According to this, e-commerce growth should level-off at 10 percent by 2018. It currently lies at 19.3 percent globally. This prognosis includes both wares and services in B2C.
However, the end of the growth is foreseeable. The three to five years an even stronger concentration and consolidation processes will come. E-Commerce is maturing and despite current growth, has long been in the first great professionalisation phase, especially in better developed markets, such as Great Britain, Germany, and France. This can also be seen in internet use. Here in Germany this is declining slightly according to an online study by ARD/ZDF this year.
Our gut feeling has been telling us this for ages, now a test from Stella Service has proven it: click and collect doesn’t really save time when shopping. The channel hopping customer is just 96 seconds faster than the normal shopper. Although that is only an average; depending on the (more or less expert) implementation of the service, it can happened that a customer searching for the right counter may spend even longer a shop.
Google contracted the TNS Intratest with determining the behavior of users in the internet. More than 150,000 internet users where surveyed to this end. The study was published under the name “The consumers Barometer Survey 2014.” Topics covered included: mobile surfing behavior, how often videos were watched online or how users use multi-screens. But it is the data on the topic “The Smart Surfer” which is especially interesting.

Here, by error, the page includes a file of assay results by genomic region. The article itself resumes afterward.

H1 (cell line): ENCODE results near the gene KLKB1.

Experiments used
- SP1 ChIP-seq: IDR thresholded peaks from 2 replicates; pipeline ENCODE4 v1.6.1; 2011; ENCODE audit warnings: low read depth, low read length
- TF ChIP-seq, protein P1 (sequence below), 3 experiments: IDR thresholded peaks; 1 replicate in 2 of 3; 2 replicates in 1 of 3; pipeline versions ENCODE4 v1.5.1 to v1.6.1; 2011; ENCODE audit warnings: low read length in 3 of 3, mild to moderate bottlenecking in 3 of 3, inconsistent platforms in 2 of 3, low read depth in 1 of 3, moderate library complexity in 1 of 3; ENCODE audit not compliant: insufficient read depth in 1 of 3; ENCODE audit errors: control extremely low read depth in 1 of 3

Coupon marketing generates new customers and activates existing ones. The deals.com Coupon Study 2014 shows how well-liked vouchers and coupons are among online shoppers. 50 percent of those surveyed have used a coupon two to five times so far this year.
The lucrative online couponing market
The deals.com Coupon Study 2014 delivers interesting figures on coupon users in 2013 and 2014. 47 percent of those surveyed say that they would shop in a new shop because of a coupon. 14 percent of those surveyed even shop in a shop only if they find or receive the right coupon beforehand. Coupons with a minimum order value seem to be especially fruitful: 46 percent of customers have spent more in order to reach a minimum order value of a coupon. Every fifth person says they spend more than planned, as they assumed that they then save (even)more money.
Who’d have thought? According to a study from bevh, trust still plays a central role in the selection of a webshop. Additionally, customers want to know when their package will arrive. If the order also reaches the customer on the delivery date provided, they are more than satisfied. Apart from this, further results of the study relate to the various purchasing behaviours of both sexes, as well as the way returns are taken for granted.
Strangely, considering the B2B market is decidedly larger than the B2C market, there are comparatively few statistics for B2B e-commerce. Strictly speaking, B2B e-commerce accounts for over 95 percent of the entire e-commerce market volume and generates 870 billion euros turn over. This becomes less surprising, when one realises that B2B generate only one percent of this turnover online.
These are the results of the IFH study B2B E-Commerce Markt in Deutschland 2013, which used statistics from 2012.
“Is your mobilephone a smartphone?” Second Screen, tablet commerce, browsers vs apps – trends and topics in mobile web are still unchartered territory. In addition, the divide between the possibilities and the actual acceptance rate in Germany is increasing further. Not without reason, on regital.de Hagen Fiskeck asked if we will become a country of mobile development